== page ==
New Suffolk Trading Standards scheme will help communities to protect the lonely from scams
- Credit: Archant
Lonely people are four times more likely to be victims of a scam, Suffolk trading standards chiefs have warned as they launch a new campaign calling on communities to do their bit.
In the run up to Christmas, teams will be shining a spotlight on charities already working to support those who are more isolated, particularly older people, in a bid to raise awareness of the link between loneliness and the risk of falling victim to a scam.
It is hoped interest in this initiative, which also calls on everyone in Suffolk to think of ways they can help in their communities, will drum up support for a bigger campaign due to launch in January, Friends Against Scams.
Trading standards community engagement officer Sasha Watson said: “This is an initiative we are running to try and highlight the dangers that are faced by people, mostly elderly, who are lonely.
“The average age of a scam victim is 74, and in Suffolk we have an ageing population, large areas are rural and isolated.
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“National research done in the past has shown that of all the doorstep crimes reported in 2014-15, 57% of those reports were people who lived on their own.
“They are more susceptible to things like doorstep scams, mail scams, mobile phone scams but are also less likely to report it.
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“They’re often embarrassed and ashamed because they have fallen for the scam.
“Sometimes they might even befriend a scammer because it’s someone to talk to, they are duped by them.”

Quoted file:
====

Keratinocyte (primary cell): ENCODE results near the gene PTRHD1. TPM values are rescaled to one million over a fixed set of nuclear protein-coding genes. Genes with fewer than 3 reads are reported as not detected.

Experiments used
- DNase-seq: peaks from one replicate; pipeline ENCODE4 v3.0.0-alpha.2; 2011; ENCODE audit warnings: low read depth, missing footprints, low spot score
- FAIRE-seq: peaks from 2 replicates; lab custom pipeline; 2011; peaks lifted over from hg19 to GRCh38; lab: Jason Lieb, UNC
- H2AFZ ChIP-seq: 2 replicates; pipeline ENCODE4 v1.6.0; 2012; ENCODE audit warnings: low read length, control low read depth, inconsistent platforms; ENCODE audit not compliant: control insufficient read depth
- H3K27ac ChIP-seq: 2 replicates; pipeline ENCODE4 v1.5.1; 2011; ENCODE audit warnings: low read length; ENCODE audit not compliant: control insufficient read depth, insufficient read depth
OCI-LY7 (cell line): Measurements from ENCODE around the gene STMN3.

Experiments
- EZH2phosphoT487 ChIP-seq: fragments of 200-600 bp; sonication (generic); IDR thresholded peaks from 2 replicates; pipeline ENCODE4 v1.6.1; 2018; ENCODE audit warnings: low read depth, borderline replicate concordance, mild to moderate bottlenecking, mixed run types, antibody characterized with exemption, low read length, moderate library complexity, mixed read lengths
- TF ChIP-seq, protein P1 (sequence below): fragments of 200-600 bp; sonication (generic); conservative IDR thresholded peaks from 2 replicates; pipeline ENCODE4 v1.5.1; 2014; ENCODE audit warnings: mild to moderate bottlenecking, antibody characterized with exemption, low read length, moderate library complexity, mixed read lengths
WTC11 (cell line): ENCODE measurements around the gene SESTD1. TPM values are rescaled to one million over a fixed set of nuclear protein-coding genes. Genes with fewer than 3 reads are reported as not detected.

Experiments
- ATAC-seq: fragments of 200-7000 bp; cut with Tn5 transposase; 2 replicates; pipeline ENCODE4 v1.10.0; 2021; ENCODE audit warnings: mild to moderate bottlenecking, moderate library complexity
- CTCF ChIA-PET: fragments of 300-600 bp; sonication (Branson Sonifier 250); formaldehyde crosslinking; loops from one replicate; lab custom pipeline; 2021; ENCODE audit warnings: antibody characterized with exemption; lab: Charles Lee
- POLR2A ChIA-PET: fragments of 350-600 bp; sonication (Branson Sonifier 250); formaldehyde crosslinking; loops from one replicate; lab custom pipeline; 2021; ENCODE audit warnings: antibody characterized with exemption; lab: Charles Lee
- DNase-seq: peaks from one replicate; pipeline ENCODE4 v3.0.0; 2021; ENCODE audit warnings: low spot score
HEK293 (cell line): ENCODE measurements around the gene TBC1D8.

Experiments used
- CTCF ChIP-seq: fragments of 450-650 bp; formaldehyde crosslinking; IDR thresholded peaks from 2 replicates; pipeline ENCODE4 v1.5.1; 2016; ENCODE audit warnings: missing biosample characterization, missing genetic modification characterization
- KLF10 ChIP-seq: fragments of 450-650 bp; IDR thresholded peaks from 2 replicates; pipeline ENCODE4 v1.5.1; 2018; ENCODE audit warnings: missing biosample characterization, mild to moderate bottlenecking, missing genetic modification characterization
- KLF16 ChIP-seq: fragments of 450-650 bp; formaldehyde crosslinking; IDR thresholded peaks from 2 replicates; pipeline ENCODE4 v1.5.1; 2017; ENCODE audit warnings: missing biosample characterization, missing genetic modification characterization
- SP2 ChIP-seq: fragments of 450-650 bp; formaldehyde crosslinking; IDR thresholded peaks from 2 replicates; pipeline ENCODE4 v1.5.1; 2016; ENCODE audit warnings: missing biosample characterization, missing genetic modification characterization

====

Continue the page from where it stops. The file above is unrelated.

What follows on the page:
The work of projects such as Rural Coffee Caravan, Men’s Shed, Good Gym and Age UK is to be highlighted by the campaign, most of which is to be promoted using the team’s social media channels.
Suffolk County Council’s cabinet member for environment and public protection, Matthew Hicks, said: “Suffolk Trading Standards is calling on the residents of Suffolk to think of ways they may be able to reach out to someone who might be lonely.
“Lonely people are four times more likely to fall victim to scams and the loneliness of some victims can be exacerbated by feelings of shame and embarrassment once they have become victims.
“This may be part of the reason why scamming is an under-reported crime.
“Nationally, it is estimated victims of scams lose between £5 to £10billion every year, with an average age of a victim being 75.
He added: “The number of people over 65 living on their own in England is projected to increase to 4.97million in 2030 so unless we try to make a concerted effort to tackle loneliness, more people could be at risk of being scammed – which is detrimental to their health and wellbeing, as well as the economy.”
It will be followed by the launch of Friends Against Scams in January, a scheme similar to the dementia friends initiative which encourages people to sign up and become a friend while recognising risk factors. Bosses hope to have 500 people sign up next year.
Julie Fletcher, whose 96-year-old grandmother Mrs S was conned out of £30,000 by responding to scam mail, said both schemes have her full backing.
The Ipswich resident spoke to this newspaper earlier in the year, warning other families to stay vigilant.
She added: “I would give these schemes my full support, it’s a brilliant idea and will hopefully go a long way towards helping families like ours.
“More needs to be done and it’s great people are listening and helping.”
• Anyone who wants advice about scams or fears that they or a family member has fallen victim to one can contact the Citizens Advice consumer helpline on 03454 040506.
Become a Suffolk Trading Standards Consumer Champion by visiting their website.